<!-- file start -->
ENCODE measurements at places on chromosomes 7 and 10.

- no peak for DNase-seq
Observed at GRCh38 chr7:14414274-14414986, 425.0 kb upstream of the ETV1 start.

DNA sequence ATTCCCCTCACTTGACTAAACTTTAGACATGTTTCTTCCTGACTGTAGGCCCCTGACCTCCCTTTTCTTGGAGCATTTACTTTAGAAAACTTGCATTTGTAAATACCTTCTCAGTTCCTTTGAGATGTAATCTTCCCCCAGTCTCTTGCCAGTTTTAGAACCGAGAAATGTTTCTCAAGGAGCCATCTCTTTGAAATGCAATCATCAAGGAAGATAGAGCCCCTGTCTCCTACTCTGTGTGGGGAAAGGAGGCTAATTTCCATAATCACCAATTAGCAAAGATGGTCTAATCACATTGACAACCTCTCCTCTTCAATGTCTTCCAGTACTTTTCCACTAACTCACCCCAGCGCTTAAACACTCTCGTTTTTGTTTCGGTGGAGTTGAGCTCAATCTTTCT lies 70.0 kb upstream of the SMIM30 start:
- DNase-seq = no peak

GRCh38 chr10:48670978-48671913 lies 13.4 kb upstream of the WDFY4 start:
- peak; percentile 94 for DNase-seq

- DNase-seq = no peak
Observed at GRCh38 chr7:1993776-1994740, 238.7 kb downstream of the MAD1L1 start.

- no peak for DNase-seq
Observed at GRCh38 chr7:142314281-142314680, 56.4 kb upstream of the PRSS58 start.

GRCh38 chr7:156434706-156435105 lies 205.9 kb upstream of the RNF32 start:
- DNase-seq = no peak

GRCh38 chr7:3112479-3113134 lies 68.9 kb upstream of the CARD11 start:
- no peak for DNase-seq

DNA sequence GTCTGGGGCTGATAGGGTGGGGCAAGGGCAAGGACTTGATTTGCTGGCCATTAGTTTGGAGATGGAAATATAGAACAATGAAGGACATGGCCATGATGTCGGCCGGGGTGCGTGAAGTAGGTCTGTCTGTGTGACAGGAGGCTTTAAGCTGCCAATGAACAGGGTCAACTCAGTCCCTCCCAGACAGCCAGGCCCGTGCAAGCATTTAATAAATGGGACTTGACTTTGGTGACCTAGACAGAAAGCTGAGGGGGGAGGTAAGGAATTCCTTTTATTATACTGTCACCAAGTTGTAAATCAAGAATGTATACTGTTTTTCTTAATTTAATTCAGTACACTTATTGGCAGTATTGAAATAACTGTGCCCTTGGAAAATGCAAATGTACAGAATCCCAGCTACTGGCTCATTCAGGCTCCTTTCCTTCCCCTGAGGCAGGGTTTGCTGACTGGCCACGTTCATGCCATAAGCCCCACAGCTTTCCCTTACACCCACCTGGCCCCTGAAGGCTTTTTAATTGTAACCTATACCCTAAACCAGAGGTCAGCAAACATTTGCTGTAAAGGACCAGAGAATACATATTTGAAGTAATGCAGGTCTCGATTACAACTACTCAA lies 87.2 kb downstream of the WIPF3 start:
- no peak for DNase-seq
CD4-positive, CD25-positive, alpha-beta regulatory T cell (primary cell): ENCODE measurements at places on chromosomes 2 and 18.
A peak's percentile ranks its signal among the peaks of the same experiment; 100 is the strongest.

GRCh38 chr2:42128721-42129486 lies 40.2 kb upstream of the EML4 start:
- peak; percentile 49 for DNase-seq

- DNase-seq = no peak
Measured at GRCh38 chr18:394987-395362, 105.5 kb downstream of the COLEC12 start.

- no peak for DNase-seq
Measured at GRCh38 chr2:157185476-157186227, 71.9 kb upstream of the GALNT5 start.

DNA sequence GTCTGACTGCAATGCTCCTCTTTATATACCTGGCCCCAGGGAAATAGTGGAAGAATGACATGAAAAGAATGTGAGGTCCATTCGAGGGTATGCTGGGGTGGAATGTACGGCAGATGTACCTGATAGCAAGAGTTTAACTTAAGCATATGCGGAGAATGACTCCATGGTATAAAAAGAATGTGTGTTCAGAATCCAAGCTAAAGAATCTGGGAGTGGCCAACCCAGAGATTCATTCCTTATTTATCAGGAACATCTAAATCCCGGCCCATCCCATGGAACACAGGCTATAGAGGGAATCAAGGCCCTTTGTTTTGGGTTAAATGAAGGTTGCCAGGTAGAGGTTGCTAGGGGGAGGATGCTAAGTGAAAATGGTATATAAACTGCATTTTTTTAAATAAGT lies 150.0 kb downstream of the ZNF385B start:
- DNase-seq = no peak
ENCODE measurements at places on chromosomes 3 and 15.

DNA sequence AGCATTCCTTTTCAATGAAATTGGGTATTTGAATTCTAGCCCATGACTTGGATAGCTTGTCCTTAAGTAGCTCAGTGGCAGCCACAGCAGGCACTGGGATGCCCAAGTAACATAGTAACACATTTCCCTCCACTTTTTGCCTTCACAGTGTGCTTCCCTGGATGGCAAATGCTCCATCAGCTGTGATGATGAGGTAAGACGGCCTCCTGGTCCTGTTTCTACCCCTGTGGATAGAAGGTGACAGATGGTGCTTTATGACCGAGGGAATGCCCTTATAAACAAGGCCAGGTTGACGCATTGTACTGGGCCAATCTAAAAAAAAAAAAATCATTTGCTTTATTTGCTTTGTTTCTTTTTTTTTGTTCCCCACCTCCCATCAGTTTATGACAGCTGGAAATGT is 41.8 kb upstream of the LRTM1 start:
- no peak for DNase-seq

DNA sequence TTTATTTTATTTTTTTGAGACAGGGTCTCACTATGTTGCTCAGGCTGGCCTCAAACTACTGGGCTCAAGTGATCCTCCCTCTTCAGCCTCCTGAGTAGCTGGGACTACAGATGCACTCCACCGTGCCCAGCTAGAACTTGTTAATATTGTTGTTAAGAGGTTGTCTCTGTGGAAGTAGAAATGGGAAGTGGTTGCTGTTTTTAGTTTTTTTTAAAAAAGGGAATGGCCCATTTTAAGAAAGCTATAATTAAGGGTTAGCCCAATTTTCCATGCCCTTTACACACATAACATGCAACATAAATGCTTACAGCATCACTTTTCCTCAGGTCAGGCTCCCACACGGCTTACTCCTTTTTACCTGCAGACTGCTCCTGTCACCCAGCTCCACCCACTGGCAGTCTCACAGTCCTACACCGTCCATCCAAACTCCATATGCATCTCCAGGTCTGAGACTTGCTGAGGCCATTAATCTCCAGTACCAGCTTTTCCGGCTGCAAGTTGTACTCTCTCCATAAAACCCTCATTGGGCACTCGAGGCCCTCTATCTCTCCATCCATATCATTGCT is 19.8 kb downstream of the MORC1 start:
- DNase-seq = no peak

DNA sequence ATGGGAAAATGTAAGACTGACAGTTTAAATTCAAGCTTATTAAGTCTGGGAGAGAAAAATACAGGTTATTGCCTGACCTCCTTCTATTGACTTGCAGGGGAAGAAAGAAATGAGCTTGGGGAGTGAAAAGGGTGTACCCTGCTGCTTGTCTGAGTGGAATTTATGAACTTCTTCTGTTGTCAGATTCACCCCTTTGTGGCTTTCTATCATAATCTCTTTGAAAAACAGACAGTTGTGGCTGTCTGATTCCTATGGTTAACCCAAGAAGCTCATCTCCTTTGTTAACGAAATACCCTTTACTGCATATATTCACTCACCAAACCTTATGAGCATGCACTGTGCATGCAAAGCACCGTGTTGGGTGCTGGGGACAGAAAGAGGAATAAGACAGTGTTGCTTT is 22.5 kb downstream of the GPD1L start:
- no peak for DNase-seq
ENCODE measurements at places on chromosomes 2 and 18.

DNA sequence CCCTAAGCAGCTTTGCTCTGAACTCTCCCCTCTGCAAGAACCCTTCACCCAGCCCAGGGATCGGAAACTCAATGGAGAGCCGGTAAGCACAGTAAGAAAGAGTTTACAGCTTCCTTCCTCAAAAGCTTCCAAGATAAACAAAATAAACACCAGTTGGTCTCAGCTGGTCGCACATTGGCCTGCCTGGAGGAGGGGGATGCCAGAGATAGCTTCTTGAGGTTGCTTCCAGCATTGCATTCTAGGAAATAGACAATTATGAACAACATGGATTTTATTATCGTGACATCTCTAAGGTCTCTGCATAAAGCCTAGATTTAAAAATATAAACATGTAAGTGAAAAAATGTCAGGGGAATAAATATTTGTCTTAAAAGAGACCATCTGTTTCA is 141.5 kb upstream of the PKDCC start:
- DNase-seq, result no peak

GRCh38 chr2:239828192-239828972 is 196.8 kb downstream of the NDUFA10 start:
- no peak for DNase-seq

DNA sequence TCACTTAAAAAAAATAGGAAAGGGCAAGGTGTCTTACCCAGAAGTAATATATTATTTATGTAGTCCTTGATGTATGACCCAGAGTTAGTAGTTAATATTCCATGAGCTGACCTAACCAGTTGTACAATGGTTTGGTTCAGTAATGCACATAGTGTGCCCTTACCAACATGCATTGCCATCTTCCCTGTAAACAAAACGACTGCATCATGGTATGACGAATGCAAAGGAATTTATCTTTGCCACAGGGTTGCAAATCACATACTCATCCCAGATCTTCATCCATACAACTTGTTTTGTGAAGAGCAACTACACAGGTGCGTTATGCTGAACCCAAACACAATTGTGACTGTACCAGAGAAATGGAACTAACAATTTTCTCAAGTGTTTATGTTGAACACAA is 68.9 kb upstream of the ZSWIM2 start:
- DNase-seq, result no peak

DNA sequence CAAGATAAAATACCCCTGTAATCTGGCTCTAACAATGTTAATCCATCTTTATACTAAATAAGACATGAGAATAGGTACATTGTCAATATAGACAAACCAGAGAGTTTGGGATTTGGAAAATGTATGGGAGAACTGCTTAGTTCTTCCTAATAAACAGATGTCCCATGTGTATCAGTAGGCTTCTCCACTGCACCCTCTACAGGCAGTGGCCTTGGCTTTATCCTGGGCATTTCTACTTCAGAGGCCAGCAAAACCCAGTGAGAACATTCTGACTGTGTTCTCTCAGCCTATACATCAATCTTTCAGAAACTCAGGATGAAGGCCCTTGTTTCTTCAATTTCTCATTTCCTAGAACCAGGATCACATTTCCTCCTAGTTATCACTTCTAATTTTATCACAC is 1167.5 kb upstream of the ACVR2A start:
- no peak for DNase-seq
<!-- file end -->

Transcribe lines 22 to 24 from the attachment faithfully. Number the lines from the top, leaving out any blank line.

- DNase-seq = no peak
Measured at GRCh38 chr18:394987-395362, 105.5 kb downstream of the COLEC12 start.

- no peak for DNase-seq